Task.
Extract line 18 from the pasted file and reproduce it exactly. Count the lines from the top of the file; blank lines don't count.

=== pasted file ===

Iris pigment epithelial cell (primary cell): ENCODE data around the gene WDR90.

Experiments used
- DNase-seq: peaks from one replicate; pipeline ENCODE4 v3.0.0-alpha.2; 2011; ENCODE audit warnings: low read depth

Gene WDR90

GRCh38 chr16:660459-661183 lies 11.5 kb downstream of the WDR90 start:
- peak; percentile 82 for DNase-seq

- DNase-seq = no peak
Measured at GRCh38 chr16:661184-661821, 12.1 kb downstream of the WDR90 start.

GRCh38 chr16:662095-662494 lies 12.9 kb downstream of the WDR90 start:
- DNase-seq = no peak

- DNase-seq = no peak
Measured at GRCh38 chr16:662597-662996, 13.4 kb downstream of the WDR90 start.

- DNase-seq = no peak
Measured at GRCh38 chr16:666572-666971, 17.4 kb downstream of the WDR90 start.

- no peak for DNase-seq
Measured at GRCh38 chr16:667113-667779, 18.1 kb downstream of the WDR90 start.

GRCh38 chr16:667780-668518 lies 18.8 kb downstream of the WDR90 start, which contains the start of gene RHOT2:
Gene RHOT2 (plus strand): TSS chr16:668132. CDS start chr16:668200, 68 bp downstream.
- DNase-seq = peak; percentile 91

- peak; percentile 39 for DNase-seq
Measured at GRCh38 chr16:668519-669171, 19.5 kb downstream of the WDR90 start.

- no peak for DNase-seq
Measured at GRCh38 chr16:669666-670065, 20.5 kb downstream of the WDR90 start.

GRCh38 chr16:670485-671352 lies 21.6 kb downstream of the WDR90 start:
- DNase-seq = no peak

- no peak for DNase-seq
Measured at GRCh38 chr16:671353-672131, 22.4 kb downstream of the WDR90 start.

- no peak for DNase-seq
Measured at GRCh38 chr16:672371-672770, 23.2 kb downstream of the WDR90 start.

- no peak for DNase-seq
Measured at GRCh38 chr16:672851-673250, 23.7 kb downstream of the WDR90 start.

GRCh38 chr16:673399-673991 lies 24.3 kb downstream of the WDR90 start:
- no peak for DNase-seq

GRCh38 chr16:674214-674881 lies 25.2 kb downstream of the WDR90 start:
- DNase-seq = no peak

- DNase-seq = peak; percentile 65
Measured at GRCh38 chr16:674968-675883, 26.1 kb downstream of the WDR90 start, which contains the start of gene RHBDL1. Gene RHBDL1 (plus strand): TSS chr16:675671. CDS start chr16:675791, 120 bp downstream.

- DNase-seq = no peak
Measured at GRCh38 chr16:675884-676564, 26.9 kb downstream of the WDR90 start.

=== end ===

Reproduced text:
Gene RHOT2 (plus strand): TSS chr16:668132. CDS start chr16:668200, 68 bp downstream.